# Homework Help: Light Intensity and Aperture Variable for Planck's Constant

1. Aug 13, 2009

### Procrastinate

I used a Planck's constant kit and varied the frequency of light in order to verify Planck's constant.

However I have also used apertures to vary the surface area and I am quite confused as to what to do with this data to relate it back to Planck's constant.

The data is as seen in in the attachment. I'm sorry they are neat and tidy, they are currently just rough drafts at the moment. I had to leave out the blue light because it wouldn't let me go over 300kb.

Is there anyway i can use light intensity as a variable in order to verify Planck's constant? Or any other thing similar to this.

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• ###### Physics Graphs Planck.doc
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2. Aug 13, 2009

### Delphi51

I am not familiar with your "Plank's constant kit"; it would be useful to know what it is. Anyway, you must be shining light on a photoelectric tube and measuring the electric potential needed to stop the current from flowing - your "backing voltage"? The next step is to compare your data with Einstein's formula for the photoelectric effect (graph it so the formula for the line of best fit matches Einstein's formula). Use the form of the formula where the kinetic energy of the electron is replaced by qV, the electric energy that is absorbed in stopping it. You will notice that light intensity is not in the formula, so you cannot find Planck's constant using intensity. But you can find it by fitting your data to the formula. Look up "photoelectric effect" in Wikipedia if you don't have it handy in your textbook.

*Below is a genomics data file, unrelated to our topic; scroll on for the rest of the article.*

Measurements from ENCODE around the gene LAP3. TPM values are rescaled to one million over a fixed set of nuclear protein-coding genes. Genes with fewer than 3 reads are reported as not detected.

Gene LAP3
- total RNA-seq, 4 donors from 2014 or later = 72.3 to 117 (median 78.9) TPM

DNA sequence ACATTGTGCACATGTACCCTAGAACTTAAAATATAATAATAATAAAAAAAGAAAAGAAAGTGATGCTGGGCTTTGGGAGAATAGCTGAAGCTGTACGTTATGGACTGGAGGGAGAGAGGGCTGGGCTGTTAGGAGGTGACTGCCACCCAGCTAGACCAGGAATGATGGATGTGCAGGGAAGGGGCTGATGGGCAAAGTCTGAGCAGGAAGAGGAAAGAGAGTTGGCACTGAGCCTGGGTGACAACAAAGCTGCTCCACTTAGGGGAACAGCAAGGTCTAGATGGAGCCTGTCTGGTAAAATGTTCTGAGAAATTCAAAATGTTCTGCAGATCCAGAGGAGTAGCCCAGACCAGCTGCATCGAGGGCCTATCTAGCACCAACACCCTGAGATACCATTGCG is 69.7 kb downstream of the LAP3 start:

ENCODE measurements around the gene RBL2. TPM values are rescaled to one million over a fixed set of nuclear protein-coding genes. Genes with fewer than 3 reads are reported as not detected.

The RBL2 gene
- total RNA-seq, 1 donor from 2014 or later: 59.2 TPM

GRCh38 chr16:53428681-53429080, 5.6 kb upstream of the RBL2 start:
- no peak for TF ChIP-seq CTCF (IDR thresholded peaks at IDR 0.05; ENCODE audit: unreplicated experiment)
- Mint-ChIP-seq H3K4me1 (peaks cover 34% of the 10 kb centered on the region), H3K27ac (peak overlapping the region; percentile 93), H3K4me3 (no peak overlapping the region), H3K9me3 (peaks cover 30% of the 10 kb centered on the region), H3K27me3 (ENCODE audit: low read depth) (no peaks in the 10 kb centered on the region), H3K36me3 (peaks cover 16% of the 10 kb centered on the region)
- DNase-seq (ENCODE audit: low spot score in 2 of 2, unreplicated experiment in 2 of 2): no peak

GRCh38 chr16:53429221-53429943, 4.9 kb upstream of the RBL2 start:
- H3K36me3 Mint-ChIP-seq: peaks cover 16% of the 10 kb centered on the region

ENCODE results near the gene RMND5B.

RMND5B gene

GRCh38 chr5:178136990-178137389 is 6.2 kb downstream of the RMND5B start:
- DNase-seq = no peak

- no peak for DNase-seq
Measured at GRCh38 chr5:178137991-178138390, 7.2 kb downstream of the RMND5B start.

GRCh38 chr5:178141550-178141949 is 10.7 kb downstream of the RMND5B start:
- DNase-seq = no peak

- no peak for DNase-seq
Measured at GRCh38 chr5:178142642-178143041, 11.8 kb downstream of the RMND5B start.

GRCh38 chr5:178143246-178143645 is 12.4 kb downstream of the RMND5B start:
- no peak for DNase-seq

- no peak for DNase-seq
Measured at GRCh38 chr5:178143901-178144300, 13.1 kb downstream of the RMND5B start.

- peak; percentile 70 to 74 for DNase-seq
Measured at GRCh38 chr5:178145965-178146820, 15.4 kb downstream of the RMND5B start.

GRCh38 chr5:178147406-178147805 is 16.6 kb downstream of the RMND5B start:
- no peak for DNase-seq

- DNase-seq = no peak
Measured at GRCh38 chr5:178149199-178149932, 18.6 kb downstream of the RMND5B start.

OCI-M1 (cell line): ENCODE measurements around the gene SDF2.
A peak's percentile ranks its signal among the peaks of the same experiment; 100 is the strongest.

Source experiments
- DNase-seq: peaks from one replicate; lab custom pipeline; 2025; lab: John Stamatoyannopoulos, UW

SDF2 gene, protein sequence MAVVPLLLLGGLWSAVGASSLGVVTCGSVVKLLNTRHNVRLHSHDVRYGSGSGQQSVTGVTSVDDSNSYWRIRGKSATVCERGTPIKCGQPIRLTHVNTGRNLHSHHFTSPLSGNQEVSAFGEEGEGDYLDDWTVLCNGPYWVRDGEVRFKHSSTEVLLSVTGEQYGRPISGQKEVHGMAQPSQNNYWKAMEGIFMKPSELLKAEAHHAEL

3. Aug 13, 2009

### Procrastinate

http://www.scientrific.com.au/PDFs/ap2341-001.pdf

This is basically the instruction manual for what it does. Einstein's formula

I looked it up on Wikipedia and found that Einstein's formula was

However, I'm not sure how to apply it with the data I have currently.

Last edited by a moderator: Apr 24, 2017
4. Aug 14, 2009

### Delphi51

The kinetic energy of the electrons emitted from the photo tube's cathode can be determined by putting an electric potential across the tube. The Ek is equal to the electrical energy absorbed, qV when V is adjusted to just the voltage necessary to stop the electrons so no current flows. So you have
hf = W + qV where W is the work function of the cathode (energy needed to push one electron out)

The trick is to rearrange this formula so it represents a graph where it is convenient to find the h value you are looking for. It would be nice if h was the slope on the graph. Recall that in the math formula for a straight line, y = mx + b, m is the slope. Also nice if the manipulated variable (the thing you set in the experiment) is on the right. And the responding variable - stopping voltage - is on the left. Once you have this sorted out, you will know what to graph. If your formula was y = mx + b, you would put x on the horizontal axis and y on the vertical axis. According to Einstein's theory, you should get a straight line to within experimental error and if all goes well the slope will be Planck's constant to within experimental error. It would be nice if you had an error estimate on your measured values so you get error bars on the graph. Then you can tell if it is a straight line to within experimental error.